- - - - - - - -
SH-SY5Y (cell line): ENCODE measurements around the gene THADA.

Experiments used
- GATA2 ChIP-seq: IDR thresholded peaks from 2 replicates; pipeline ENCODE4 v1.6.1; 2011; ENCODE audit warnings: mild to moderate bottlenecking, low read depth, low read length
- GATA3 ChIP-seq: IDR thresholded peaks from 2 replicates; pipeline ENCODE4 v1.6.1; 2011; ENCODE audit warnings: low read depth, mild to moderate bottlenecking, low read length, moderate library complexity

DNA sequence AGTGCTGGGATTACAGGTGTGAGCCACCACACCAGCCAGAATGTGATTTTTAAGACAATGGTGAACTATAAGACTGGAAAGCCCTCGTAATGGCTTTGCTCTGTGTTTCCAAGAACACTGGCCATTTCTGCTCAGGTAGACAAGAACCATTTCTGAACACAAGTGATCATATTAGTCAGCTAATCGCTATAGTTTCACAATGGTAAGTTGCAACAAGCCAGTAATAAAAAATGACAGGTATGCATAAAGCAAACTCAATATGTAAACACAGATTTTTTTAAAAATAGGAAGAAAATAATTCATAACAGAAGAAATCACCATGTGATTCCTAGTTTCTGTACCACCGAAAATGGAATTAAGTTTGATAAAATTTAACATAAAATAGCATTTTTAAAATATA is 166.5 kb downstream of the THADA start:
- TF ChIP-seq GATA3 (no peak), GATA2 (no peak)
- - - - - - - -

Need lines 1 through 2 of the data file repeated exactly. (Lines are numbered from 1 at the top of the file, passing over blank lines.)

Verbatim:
SH-SY5Y (cell line): ENCODE measurements around the gene THADA.

Experiments used